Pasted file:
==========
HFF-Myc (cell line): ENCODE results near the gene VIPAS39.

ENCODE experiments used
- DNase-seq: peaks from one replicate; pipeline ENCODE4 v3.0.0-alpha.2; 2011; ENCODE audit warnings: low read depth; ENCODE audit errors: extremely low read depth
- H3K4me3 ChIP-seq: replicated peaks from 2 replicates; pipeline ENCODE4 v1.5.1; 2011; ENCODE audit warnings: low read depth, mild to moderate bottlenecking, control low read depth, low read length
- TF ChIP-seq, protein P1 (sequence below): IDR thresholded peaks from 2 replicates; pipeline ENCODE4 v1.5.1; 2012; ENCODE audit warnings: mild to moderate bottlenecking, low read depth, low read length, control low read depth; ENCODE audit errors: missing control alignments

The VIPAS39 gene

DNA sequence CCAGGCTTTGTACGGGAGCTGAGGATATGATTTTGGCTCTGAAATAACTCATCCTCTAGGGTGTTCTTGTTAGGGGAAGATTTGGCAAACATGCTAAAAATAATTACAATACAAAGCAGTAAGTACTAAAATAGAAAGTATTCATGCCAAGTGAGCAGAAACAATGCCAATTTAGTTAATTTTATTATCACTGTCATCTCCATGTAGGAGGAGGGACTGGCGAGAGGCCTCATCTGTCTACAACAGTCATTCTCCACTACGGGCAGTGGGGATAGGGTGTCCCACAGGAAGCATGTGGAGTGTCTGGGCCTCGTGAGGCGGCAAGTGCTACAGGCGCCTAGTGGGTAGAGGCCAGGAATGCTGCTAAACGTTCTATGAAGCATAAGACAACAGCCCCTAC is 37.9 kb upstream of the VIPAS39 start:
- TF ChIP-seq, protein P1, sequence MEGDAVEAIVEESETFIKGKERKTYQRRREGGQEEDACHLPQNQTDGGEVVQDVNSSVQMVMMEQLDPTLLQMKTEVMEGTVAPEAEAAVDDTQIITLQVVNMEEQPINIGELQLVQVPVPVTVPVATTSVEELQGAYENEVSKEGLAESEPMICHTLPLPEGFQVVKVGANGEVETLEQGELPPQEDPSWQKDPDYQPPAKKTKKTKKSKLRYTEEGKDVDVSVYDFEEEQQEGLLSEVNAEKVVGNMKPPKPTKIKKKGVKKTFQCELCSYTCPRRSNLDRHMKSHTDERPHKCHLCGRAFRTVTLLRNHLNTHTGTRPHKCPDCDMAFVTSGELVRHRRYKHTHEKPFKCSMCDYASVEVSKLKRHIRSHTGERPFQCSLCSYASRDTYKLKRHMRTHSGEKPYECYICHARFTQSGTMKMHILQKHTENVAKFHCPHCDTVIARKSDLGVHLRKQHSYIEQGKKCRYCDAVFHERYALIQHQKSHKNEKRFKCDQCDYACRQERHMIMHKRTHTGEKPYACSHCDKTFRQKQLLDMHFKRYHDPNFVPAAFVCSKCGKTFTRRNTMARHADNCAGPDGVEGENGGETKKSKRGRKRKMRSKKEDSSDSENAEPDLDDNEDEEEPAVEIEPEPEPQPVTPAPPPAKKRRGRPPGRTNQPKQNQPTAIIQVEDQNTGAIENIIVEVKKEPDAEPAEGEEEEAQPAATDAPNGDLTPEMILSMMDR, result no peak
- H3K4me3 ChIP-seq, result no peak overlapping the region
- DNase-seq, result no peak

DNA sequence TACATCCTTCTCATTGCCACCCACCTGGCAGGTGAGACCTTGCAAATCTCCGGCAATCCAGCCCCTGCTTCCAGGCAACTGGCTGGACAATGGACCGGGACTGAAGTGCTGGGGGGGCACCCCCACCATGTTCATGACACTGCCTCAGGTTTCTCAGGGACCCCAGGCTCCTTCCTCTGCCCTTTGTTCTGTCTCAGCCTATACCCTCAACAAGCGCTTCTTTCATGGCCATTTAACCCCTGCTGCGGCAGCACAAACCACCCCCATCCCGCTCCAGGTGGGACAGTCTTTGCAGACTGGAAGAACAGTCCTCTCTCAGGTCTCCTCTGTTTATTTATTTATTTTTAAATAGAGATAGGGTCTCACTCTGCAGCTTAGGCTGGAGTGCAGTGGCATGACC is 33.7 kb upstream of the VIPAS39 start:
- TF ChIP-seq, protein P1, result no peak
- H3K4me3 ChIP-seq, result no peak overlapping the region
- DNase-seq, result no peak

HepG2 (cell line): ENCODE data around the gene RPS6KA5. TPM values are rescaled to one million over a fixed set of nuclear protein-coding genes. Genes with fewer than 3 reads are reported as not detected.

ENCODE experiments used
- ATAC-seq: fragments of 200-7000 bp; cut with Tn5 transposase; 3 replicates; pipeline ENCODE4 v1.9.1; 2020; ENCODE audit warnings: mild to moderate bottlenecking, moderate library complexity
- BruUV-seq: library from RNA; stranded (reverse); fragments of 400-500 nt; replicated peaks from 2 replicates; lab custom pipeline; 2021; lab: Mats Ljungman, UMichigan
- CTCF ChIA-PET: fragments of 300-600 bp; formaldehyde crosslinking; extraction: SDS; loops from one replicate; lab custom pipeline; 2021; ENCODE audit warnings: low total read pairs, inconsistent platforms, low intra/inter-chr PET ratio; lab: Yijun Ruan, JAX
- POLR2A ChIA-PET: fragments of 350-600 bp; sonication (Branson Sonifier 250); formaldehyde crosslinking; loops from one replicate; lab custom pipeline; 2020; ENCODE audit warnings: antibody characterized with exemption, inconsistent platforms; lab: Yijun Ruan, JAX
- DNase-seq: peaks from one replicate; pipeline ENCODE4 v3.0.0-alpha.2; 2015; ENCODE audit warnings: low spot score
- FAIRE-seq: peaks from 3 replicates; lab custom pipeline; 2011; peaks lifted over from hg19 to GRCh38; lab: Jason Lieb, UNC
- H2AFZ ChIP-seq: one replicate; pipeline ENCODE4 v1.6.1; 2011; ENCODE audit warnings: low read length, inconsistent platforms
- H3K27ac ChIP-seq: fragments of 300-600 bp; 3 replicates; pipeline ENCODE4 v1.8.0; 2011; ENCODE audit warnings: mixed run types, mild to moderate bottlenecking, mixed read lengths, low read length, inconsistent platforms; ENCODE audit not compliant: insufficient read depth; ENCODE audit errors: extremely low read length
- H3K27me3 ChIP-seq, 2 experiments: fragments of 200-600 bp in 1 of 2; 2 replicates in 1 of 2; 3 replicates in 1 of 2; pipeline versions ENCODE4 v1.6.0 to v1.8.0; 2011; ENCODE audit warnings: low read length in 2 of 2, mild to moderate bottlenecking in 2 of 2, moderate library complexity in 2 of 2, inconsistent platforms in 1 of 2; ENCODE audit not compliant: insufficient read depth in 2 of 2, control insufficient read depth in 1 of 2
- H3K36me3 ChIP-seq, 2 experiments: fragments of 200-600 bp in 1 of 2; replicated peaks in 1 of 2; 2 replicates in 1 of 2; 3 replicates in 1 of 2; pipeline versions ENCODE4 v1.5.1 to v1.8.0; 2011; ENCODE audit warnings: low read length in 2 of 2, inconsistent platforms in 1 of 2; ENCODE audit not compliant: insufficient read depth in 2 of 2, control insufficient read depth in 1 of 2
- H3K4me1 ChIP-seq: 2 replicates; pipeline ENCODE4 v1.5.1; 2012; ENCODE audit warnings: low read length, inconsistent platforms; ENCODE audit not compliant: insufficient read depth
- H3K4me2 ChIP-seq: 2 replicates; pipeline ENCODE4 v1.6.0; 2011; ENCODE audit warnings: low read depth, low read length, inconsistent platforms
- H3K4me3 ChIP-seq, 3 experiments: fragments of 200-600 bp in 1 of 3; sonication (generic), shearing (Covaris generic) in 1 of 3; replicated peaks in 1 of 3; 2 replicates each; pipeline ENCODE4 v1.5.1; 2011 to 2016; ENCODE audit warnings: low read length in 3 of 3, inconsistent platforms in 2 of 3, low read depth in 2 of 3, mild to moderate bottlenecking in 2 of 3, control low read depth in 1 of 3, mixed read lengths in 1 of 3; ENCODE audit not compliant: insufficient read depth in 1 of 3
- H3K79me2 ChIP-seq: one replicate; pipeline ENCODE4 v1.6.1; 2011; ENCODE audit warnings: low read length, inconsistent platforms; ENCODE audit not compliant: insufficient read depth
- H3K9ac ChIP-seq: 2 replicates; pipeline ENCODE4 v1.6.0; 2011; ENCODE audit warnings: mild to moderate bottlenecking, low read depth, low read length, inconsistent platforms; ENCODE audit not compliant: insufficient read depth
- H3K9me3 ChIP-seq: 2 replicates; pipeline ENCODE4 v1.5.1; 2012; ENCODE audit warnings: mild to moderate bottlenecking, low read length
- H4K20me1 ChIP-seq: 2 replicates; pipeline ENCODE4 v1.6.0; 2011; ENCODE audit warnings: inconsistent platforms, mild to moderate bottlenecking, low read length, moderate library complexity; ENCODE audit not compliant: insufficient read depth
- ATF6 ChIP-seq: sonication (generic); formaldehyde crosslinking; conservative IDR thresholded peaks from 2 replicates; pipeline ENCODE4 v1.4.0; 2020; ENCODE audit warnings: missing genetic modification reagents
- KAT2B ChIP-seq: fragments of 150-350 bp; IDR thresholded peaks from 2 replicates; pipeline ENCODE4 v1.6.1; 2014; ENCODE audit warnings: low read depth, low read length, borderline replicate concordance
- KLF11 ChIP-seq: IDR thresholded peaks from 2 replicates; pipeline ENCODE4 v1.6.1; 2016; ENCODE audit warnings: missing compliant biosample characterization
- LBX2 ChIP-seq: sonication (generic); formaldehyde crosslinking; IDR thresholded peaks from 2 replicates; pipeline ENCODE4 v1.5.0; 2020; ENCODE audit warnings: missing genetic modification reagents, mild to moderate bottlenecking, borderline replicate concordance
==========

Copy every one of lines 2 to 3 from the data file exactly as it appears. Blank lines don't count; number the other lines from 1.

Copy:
ENCODE experiments used
- DNase-seq: peaks from one replicate; pipeline ENCODE4 v3.0.0-alpha.2; 2011; ENCODE audit warnings: low read depth; ENCODE audit errors: extremely low read depth